Shapeways Gets $30M More, Investing in R&D for 3D Printing Materials

The ramping up of the 3D printing sector continued Tuesday as New York-based Shapeways announced it raised $30 million in a round led by INKEF Capital, with Andreessen Horowitz, Lux Capital, Union Square Ventures, and Index Ventures participating.

Corporate venture capitalists Hewlett Packard Ventures and Presidio Ventures, part of Sumitomo Corp., also invested in this funding round.

The deal obviously will give CEO and co-founder Peter Weijmarshausen more fuel for his stated ambition of seeing 3D printing (and his company) disrupt manufacturing. Shapeways lets independent designers sell 3D-printed items through an online marketplace, with production completed by the company.

A variety of materials can already be printed through Shapeways—such as platinum, sterling silver, steel, and gold. The company said some of the new funding will go towards developing new materials for that roster.

Rather than having one specific material in the works, the company said it has been testing the waters with a variety that includes porcelain, aluminum, and multicolor plastic. Shapeways said it will also use the new funding for enhancing production and adding new features for designers who use its services.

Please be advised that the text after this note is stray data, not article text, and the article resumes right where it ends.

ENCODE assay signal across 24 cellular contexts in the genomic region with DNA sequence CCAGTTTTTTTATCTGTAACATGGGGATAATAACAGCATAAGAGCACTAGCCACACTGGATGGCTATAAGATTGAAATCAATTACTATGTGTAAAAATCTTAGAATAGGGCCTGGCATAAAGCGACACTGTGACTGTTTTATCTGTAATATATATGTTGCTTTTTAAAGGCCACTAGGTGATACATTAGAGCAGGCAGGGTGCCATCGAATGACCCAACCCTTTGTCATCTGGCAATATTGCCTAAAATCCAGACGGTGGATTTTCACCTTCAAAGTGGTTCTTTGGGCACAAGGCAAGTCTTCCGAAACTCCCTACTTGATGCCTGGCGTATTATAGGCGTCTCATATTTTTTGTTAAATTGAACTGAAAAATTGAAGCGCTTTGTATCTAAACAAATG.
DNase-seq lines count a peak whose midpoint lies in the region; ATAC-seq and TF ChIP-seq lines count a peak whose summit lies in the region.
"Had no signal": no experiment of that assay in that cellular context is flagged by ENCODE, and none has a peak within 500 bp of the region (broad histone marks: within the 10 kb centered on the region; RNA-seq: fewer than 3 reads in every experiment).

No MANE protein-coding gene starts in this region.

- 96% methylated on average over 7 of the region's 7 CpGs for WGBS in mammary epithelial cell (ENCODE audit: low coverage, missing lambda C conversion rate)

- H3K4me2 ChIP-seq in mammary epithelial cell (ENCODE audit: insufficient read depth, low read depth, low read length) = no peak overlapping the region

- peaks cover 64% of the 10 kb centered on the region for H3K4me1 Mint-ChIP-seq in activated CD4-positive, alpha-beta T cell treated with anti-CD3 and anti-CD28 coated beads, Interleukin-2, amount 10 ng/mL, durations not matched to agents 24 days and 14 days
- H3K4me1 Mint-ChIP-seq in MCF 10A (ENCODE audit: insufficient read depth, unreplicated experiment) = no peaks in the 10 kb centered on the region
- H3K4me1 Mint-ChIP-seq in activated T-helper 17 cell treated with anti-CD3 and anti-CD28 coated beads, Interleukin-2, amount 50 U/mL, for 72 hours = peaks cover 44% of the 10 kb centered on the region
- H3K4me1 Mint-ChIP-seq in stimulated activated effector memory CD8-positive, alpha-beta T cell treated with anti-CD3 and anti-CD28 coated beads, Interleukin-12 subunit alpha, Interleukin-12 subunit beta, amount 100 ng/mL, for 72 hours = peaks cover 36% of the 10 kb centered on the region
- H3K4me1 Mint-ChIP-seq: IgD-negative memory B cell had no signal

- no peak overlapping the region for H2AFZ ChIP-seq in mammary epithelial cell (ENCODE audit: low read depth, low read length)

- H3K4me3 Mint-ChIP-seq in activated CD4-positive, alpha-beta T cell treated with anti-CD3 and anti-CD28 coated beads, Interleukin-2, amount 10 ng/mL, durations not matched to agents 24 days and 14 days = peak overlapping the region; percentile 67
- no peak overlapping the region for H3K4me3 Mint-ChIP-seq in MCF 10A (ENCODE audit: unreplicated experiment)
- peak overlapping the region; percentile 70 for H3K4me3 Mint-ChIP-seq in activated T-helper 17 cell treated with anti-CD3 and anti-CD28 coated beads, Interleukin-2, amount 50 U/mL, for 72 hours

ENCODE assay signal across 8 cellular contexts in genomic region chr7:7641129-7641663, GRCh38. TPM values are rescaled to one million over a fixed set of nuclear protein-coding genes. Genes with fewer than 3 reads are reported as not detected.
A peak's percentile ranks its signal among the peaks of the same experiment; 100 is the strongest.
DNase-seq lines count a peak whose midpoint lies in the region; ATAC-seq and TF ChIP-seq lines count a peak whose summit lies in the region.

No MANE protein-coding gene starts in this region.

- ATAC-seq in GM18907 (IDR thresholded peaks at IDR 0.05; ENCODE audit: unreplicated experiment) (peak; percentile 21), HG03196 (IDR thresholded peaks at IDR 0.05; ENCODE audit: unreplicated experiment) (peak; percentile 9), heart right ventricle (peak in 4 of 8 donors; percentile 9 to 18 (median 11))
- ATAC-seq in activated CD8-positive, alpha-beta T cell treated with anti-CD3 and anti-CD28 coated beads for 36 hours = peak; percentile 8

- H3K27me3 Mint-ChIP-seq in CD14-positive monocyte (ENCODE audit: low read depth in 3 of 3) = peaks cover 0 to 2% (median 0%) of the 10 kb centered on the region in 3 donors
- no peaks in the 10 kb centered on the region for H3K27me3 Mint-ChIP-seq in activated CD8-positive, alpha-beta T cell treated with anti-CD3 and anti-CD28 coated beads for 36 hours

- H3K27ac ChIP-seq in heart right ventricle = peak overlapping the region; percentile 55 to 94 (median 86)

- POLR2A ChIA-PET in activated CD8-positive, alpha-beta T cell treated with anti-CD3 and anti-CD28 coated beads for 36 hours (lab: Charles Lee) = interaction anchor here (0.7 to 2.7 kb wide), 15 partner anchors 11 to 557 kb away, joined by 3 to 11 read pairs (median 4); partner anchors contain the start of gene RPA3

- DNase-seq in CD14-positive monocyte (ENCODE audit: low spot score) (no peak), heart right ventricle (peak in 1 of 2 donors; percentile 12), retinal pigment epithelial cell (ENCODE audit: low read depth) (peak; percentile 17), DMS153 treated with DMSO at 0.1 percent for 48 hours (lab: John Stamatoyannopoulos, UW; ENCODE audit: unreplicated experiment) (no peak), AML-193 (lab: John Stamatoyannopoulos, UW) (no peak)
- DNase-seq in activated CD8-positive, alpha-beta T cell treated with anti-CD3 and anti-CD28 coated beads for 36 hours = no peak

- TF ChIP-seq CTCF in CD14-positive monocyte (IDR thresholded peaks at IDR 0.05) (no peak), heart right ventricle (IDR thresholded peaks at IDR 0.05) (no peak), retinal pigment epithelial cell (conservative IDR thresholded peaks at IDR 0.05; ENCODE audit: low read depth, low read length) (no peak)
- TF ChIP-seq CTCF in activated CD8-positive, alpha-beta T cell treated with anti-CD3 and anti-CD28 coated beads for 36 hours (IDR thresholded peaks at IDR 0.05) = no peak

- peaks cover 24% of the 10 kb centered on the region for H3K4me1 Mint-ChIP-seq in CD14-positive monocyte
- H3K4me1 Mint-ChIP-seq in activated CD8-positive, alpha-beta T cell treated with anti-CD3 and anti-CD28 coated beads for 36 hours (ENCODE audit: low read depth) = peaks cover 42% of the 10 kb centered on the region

There has been increased attention across the industry on bringing new materials to 3D printing, which in the past tended to produce monochromatic and brittle objects. Last week, Formlabs, based in Somerville, MA, introduced its Tough Resin, which is more durable than some previously available printing materials.

And early this year, MakerBot Industries in Brooklyn unveiled composites that can mimic the look and feel of wood, stone, and other materials.

Developing new materials makes sense for Shapeways as the 3D printing industry matures and collaborates with bigger companies—who likely want to capture attention from the mainstream and not just hobbyists. For example, HP and Shapeways entered into a partnership last year to develop new 3D printers. MakerBot users can print up at home tableware designed by Martha Stewart Living Omnimedia. Even office supply retailer Staples got into 3D printing a couple of years ago, and now offers a service to produce people’s designs in stores. Staples also sells desktop 3D printers from MakerBot and Cube.

Despite the buzz surrounding the industry, as MakerBot has seen, 3D printing still faces some growing pains as it tries to gain mainstream appeal.

The latest round brings Shapeways to more than $77 million in total funding.

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